Chicago Cubs fans endured decades of futility but stuck like glue to their team. Ditto for the Golden State Warriors. Both teams were awful for what seemed like forever but never had any shortage of loyalty. And when the teams finally reached the pinnacle of success, every fan claimed the victory as his own.
In the National Football League, “taking a knee” used to be part of the “two-minute drill.” The quarterback would stop the clock and allow a team time to bring different players on the field or a new play in from the coach. If your team did it, you cheered. You had one more chance to snatch victory from the jaws of defeat.
Now “taking a knee” means protesting something. And nobody knows quite what they’re protesting. The explanations sound like one side of a conversation over a horrible cell phone connection. But we aren’t allowed to try to get a better signal. So millions are simply pushing the red button.
Every person has an innate need to belong to a greater cause. Even the Unabomber, a notorious hermit, was serving what he saw as a greater good. Antifa members see a common interest they join, even when they can’t articulate it. There are numerous other causes.
Christians serve a God who “will never desert you, nor will I ever forsake [you]” (Hebrews 13:5). The God of Islam is less personal, but “All Forgiving” and “the Source of Peace and Safety.” We could go on.
There is a common thread here, most explicitly stated in Christianity. When someone becomes a true Christian, he becomes a part of a team he can never be kicked out of. Think about that. Unless you decide to leave, you are secure. (We can discuss “eternal security” elsewhere.) There is nothing your true team will do to make you insecure. However small your contribution is to the goal, it is still treasured as a contribution. You are a valuable cog in a larger wheel. There will be a loss to the team if you leave. What a wonderful contribution to your self-esteem!
The same thing happens with devoted fans. They are important parts of larger teams. The NFL even refers to fans as the “twelfth man” on a team with eleven actual players. What’s really going on?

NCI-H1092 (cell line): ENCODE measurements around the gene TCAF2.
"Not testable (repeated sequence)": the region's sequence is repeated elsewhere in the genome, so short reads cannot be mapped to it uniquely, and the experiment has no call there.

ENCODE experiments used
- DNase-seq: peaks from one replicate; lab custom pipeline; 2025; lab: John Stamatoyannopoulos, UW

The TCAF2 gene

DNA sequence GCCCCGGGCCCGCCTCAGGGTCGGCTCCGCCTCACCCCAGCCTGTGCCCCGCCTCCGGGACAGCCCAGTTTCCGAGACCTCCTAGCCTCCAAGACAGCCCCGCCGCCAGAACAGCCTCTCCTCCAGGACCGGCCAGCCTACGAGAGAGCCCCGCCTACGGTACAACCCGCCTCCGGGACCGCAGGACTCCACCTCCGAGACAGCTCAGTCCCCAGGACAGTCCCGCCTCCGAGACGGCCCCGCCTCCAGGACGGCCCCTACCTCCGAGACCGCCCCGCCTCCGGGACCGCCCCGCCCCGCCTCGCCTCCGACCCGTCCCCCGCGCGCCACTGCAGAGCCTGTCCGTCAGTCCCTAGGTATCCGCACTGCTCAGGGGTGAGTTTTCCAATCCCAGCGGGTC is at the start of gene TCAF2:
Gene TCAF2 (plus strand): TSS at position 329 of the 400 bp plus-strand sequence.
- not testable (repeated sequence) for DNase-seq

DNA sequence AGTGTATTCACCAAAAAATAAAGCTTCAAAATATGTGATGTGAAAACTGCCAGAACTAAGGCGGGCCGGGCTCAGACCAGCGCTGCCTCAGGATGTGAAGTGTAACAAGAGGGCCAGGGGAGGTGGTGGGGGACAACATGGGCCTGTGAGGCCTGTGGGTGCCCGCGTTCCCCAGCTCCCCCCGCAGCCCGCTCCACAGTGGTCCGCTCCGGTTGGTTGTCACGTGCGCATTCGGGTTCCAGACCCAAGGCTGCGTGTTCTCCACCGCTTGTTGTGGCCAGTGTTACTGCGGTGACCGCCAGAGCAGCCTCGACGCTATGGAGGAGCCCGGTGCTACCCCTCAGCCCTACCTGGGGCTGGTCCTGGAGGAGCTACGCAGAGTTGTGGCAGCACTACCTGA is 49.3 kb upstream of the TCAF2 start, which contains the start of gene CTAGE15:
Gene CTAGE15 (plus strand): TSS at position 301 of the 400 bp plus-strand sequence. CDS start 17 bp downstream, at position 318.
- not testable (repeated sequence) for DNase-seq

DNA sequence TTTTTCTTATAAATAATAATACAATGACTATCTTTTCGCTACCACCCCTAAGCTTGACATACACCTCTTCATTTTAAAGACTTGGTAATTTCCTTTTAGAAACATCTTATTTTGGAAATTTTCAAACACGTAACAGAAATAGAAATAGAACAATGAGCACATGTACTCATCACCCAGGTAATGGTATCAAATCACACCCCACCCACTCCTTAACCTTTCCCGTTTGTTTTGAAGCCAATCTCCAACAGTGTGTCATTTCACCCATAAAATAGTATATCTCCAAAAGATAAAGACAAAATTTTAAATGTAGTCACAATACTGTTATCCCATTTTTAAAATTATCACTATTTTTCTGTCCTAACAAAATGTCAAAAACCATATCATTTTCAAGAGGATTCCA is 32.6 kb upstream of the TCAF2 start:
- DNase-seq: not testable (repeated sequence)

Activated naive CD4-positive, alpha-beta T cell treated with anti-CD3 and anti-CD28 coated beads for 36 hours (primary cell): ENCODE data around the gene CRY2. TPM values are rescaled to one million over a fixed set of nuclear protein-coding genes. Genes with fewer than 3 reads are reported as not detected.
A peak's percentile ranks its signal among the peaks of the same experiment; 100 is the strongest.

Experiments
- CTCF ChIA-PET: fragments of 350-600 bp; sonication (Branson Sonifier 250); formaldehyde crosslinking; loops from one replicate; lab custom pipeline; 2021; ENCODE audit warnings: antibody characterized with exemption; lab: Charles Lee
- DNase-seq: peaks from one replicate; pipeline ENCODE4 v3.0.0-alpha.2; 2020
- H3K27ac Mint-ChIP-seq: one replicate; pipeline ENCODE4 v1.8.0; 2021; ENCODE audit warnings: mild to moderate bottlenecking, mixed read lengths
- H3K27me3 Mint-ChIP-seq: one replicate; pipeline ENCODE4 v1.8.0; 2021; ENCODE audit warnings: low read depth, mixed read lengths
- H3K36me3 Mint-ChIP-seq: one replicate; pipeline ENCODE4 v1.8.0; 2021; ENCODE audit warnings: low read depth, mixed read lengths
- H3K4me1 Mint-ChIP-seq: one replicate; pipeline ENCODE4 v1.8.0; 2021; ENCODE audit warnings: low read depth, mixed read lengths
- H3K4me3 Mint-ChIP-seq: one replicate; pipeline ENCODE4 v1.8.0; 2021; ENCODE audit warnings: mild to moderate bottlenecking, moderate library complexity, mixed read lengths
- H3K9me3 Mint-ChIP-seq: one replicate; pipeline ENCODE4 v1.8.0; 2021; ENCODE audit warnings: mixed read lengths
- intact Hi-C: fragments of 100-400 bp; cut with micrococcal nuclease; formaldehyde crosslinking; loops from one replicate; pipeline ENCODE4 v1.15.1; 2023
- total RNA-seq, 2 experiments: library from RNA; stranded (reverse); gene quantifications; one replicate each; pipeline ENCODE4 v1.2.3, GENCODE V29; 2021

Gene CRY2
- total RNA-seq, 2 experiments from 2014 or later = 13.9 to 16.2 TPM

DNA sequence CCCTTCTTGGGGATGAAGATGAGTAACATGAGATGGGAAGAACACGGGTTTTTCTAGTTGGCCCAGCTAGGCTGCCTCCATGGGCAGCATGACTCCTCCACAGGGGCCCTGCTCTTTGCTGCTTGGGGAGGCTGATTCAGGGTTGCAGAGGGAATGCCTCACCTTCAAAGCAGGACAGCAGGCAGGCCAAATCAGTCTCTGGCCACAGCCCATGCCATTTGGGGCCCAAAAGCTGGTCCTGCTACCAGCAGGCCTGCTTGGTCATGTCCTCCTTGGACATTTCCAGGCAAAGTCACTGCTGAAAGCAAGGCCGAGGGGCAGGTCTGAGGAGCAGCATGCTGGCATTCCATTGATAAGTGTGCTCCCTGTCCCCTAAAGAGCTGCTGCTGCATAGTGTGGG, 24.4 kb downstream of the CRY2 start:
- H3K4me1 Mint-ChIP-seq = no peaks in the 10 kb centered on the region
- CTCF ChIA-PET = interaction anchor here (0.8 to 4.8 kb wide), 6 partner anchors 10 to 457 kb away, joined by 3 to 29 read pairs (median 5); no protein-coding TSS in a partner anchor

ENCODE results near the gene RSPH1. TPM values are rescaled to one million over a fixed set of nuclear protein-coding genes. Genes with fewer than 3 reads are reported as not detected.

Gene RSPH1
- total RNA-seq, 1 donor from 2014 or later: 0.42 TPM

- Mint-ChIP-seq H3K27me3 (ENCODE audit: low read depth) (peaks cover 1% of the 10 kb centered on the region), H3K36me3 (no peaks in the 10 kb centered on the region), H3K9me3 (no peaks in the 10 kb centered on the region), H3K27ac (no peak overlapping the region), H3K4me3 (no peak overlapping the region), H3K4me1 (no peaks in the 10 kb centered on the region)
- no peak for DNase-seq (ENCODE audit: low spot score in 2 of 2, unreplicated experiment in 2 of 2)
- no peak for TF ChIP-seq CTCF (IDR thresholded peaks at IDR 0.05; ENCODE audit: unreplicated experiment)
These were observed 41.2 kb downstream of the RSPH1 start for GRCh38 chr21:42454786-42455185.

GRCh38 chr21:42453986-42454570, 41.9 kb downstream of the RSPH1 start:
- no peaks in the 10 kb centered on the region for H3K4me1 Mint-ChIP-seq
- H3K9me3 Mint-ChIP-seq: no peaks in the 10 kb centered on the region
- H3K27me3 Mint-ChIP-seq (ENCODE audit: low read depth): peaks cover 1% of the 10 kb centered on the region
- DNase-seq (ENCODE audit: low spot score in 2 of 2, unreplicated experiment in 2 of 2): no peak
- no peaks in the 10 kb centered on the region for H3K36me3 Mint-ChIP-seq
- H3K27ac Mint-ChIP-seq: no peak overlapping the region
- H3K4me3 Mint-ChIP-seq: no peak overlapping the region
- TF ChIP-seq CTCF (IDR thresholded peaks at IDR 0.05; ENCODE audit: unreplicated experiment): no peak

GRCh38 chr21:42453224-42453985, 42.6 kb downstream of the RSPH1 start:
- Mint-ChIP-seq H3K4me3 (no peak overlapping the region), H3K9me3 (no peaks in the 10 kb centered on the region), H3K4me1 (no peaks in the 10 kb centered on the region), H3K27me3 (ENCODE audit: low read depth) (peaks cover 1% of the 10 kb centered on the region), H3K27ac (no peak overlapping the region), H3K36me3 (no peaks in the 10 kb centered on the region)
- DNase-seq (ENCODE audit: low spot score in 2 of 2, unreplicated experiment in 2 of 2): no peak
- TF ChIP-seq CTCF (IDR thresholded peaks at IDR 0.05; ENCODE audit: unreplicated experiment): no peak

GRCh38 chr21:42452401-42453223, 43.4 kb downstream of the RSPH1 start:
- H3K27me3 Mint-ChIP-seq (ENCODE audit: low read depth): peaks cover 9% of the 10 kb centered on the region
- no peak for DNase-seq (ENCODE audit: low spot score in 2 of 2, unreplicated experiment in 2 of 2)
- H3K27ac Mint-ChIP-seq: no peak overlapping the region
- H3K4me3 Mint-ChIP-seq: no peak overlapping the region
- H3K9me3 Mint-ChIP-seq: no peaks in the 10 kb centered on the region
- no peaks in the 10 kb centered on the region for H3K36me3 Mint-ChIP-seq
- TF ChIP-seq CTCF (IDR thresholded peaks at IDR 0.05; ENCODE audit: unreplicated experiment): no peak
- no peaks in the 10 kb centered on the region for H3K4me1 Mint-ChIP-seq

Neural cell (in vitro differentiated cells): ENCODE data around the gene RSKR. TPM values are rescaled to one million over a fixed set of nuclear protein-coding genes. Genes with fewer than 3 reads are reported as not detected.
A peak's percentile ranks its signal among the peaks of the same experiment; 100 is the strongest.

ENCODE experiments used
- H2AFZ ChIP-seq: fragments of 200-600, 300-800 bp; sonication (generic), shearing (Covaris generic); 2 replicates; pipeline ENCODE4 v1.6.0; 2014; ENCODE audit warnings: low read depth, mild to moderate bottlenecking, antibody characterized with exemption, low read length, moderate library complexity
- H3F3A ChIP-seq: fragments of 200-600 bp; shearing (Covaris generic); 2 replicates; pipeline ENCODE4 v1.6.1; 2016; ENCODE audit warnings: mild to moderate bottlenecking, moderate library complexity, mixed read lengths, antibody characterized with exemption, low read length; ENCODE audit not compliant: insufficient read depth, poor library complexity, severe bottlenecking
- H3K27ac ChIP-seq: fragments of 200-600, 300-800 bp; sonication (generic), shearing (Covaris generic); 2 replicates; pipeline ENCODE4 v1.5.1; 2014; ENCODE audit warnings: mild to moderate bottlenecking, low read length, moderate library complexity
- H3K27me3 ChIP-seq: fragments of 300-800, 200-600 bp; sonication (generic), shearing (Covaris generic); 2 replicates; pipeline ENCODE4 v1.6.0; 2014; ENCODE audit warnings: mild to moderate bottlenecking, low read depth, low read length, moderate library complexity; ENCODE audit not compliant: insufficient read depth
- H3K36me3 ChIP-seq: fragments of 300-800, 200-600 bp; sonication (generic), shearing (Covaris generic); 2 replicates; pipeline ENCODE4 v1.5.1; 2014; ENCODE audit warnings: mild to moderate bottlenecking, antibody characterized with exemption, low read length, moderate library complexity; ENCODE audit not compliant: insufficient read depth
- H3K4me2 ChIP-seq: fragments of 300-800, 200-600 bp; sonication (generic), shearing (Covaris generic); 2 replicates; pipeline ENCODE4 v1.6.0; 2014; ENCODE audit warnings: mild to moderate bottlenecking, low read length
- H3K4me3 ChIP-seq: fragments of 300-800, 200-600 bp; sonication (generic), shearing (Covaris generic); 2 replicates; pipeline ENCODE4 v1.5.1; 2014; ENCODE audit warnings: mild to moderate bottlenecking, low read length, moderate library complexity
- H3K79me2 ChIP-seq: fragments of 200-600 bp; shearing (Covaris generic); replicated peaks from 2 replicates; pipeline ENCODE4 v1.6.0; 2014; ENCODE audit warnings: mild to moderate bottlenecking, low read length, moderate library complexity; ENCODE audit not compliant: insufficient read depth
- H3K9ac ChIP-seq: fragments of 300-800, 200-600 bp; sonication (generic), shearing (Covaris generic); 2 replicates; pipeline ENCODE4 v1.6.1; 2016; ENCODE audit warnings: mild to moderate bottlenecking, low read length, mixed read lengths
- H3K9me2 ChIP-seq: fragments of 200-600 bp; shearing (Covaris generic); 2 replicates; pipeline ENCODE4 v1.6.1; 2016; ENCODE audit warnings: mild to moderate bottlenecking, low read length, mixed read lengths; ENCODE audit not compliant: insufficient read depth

Every one of these “teams” is selling something. That is, the team has something you want, and there is some cost you are willing to pay to be part of it. While some are defined as religions, the others are also religions in some essential way. And they all offer a reward for loyalty. Christianity offers heaven, Islam offers paradise, and Greenpeace offers a better world. Sports offer the hope of victory with the guarantee of camaraderie among those of like mind. And there is one thing more.
Teams love you back. The more one is sold out to the team, the greater the love that returns. It comes in various forms, but it always comes. And there is one, very important aspect of that love: it is unconditional. Your team will never reject you. You will always be accepted.
We all have this great need for acceptance. We seek out the teams that offer us the greatest perceived returns as long as we can be accepted into them. And until now, sports franchises accepted all comers. That was the nature of sports. It did not matter who you were or what you looked like. If you were a fan, everything else followed.
But when the NFL took a knee, it violated this social compact. Instead of loving its fans, it reviled them. The same people who love NASCAR and the NFL also love country music. Their enemies even took a knee to say that there was no reason to have compassion for the victims of the Las Vegas Massacre.
“Compassion” – a word that built from the idea of having strong feelings together. “No compassion” means “we don’t care about you.” That is exactly what taking a knee says to us. You don’t care about us. We aren’t welcome on your team. You reject us.
You NFL players created a new rule about who can be part of your team. And when there are more rules, you will have fewer team members. NFL fans come from many walks of life but tend to be strong patriots, even when they oppose the New England team. So should we be surprised when the NFL’s strong negatives reach 40%, as they just did? Perhaps we should be surprised that they haven’t gone higher!
Jerry Jones, the owner of America’s Team, the Dallas Cowboys, gets it. Whatever he may have done last week, which was confusing at best, he has now declared that any player who disrespects our flag – yes, our flag – will not play for him. He recognizes two things: taking a knee is disrespecting our country, and taking a knee is disowning his team’s fans.
The NFL survives because it is the National Football League. When it recognizes that, it will enforce its rule that players will stand at attention facing the flag during our national anthem. That is a salute to its fans, the twelfth man on the team. It is also recognizing that the NFL has no business other than football, and politics should remain off the field.
The NFL had a chance to nip this in the bud when Colin Kaepernick took a knee. But it dithered. And it insulted America by refusing to allow players to wear a decal memorializing murdered police officers in Dallas.
The only question is whether it is too late for the NFL to recover from this self-inflicted wound.
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